My dear Theo,
Many thanks for your kind letter, and the 100-fr. note
I have just had a letter from Bernard, who went some days
ago to join Gauguin, Laval and somebody else at Pont-Aven. It
was a very decent letter, but not one syllable in it about
Gauguin intending to join me, and not a syllable either about
wanting me to come there. All the same it was a very friendly
From Gauguin himself not a word for almost a month.
I myself think that Gauguin would rather try to fight his
way through with his friends in the North, and if by good luck
he sells one or more pictures, he may have other plans for
himself than coming to join me.
But haven't I, with less desire than he for the struggle in
Paris, the right to go my own way? Look here. As soon as you
can, would you, not give, but lend me 300 francs in one lump
sum for a year? Then, if I take it that at present you send me
250 francs a month, you will only send me 200 after this, until
the 300, paid out at once, would be paid off.
Then I should buy two decent beds all complete at 100 francs
each, and 100 franc's worth of other furniture.
That would mean that I could sleep at home, and could put up
Gauguin or anybody else.
That would mean a gain of 300 francs a year, for I pay a
franc a night to my landlord.
I should feel what it was like to have more of a fixed
abode, and really, it is only on this condition that one can
This would not increase my expenses for the whole year, but
it would provide me with some furniture and the possibility of
making both ends meet.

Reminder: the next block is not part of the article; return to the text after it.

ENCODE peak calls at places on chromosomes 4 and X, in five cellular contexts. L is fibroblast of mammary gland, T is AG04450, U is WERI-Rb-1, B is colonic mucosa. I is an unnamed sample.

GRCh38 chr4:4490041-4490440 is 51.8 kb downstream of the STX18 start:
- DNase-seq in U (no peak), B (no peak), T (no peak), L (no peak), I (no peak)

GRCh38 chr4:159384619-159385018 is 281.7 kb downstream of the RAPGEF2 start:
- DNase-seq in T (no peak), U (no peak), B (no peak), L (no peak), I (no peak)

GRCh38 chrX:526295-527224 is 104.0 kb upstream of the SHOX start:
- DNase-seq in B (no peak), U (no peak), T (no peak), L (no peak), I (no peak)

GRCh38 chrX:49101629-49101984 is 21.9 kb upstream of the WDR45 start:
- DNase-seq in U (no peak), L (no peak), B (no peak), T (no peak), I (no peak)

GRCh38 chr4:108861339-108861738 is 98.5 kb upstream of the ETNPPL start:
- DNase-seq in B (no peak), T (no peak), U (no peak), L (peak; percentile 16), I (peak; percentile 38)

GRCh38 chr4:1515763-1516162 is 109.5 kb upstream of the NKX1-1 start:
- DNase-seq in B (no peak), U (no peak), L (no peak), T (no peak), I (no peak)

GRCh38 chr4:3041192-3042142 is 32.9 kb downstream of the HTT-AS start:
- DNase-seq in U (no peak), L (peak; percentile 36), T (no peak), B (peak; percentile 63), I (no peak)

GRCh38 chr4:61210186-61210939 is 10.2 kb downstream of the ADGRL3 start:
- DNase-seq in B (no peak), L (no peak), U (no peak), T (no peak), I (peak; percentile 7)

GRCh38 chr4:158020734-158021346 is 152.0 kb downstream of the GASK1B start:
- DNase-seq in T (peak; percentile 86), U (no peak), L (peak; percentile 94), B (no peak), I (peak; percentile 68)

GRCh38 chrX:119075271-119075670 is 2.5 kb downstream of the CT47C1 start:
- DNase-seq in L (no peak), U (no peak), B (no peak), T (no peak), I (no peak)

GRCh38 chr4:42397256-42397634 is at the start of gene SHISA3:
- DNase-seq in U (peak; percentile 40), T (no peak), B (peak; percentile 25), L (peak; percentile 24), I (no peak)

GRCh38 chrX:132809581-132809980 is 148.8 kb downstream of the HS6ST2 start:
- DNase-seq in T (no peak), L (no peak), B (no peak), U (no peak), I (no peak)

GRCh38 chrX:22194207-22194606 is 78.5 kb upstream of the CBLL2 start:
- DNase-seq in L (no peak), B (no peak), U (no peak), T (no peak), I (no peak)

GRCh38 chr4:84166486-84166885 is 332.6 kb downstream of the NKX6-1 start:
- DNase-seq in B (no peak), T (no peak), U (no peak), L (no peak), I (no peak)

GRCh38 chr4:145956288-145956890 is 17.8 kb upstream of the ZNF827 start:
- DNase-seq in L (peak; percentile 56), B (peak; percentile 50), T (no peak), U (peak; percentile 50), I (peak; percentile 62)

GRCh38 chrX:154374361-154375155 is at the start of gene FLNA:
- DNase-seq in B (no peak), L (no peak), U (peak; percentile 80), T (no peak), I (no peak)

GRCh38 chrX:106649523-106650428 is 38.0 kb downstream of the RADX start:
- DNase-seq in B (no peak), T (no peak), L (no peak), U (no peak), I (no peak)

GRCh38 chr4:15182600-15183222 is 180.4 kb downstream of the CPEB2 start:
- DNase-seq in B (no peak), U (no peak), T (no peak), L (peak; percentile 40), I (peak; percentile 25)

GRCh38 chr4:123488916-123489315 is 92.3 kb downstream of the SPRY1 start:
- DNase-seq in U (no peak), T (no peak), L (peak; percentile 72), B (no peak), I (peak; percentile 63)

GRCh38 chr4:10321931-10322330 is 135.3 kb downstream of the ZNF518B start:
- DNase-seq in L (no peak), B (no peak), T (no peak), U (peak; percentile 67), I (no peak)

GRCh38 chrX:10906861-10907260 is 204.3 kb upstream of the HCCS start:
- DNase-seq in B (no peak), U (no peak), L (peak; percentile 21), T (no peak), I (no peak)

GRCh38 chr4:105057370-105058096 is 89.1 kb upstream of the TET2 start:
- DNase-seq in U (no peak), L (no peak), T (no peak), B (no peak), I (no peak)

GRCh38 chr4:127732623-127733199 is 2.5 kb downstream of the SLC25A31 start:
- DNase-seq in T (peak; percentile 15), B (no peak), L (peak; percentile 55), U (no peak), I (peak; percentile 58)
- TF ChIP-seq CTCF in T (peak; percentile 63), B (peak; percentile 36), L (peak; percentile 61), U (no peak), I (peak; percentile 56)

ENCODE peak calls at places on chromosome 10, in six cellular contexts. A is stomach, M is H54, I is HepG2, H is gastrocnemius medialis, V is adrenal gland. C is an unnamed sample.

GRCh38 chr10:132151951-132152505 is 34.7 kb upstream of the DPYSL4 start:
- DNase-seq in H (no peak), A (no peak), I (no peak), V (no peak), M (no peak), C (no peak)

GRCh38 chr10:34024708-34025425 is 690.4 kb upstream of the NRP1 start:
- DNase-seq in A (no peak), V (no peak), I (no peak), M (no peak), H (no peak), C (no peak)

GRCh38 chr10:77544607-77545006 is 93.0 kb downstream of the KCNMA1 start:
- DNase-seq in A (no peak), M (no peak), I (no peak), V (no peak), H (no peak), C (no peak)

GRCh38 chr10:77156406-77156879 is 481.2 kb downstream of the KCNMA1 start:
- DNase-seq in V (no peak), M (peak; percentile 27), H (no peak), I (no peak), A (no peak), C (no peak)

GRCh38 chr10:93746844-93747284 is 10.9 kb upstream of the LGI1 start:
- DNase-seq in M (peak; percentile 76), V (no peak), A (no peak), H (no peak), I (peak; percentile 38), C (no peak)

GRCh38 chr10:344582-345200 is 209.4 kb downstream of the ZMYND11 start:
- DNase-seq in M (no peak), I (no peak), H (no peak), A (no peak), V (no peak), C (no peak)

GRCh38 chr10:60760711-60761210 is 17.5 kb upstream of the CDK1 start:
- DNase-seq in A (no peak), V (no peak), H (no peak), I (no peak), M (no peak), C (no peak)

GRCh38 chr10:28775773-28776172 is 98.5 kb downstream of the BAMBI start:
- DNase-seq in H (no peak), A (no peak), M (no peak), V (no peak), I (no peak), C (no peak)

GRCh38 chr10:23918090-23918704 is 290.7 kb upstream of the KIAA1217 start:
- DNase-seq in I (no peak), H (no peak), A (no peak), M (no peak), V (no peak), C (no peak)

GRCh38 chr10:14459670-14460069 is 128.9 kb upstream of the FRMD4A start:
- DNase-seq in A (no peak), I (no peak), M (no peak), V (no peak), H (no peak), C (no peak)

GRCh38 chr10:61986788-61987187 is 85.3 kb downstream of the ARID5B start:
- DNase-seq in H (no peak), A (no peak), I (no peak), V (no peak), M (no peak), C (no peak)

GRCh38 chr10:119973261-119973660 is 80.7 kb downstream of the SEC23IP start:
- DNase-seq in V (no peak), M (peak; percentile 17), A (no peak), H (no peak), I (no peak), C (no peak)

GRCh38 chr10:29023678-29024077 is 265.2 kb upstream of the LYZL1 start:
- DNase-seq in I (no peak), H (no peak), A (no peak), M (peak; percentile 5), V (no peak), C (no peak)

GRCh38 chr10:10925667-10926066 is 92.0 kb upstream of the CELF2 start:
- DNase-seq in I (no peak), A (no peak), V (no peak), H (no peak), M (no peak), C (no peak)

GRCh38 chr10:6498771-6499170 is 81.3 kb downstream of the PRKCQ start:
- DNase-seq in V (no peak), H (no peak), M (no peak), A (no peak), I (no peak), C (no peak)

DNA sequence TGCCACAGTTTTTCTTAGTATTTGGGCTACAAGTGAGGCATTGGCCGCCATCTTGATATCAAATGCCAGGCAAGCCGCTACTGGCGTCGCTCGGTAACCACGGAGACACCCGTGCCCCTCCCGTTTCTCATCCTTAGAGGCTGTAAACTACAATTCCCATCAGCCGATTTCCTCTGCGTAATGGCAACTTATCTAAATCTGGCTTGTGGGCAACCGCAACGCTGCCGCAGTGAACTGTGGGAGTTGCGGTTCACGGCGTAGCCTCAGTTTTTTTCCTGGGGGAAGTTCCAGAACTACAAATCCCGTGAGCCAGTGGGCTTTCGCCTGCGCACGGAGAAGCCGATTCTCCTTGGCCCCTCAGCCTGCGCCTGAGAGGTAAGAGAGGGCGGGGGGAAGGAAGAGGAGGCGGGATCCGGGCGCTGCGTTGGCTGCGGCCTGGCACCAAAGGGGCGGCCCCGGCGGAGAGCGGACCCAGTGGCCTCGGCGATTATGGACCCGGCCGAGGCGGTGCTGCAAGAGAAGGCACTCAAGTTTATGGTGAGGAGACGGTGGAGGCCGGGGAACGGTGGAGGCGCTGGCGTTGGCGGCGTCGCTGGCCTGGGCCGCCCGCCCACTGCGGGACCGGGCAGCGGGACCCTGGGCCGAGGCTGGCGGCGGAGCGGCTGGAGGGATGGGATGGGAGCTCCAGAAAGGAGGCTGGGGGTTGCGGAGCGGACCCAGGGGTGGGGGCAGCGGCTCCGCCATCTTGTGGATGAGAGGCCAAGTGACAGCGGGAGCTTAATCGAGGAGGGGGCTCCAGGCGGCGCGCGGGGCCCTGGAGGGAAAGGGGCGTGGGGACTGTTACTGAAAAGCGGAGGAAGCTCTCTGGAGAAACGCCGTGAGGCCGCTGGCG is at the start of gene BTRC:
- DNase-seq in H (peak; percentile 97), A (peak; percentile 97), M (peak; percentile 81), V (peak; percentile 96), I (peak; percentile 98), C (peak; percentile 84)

Then whether Gauguin comes or not is his own business, and
as soon as we are ready to have him, and his bed and room are
there, we shall be keeping our promise.
I insist on this, the plan remains just as real and solid
whether Gauguin comes or not, seeing that our object doesn't
change - to deliver me and one of the comrades from this cancer
that is gnawing at our work, this being forced to live in these
ruinous inns without any profit to ourselves.
It is pure madness.
To be carefree, to hope that someday or another one will be
free from want, what a dream! I should think myself very happy
if I could work for a wage just sufficient to keep me in peace
in my studio, all my life.
Well, though I repeat once more that I don't much care
whether I settle in Pont-Aven or in Arles, I intend to be
immovable on this point - of having a fixed studio, and
sleeping there and not at an inn.
If you are kind enough to enable Gauguin and myself to
settle down like that, I only say that if we do not take this
opportunity to escape from lodging-keepers, we are throwing all
your money, and our means of resisting this besieging poverty,
into the gutter.
On this my mind is quite made up, and I will not yield on
Under the present conditions, though I am spending money, I
haven't even what is necessary, and I do not feel I have
strength enough left to go on like this for long. If Gauguin
can find the same opportunity at Pont-Aven, it's all right; but
I'll tell you this, once here and this expense over, the work
would be done.
Well, I've said my say. I am not coming to Pont-Aven if I
have to stay at the inn with the English and the people from
the École des Beaux-Arts that you argue with every
evening. It's a storm in a teacup.
With a handshake,
Ever yours, Vincent
At this time, Vincent was 35 year old
Vincent van Gogh. Letter to Theo van Gogh. Written c. 18 August 1888 in Arles. Translated by Mrs. Johanna van Gogh-Bonger, edited by Robert Harrison, number 523.
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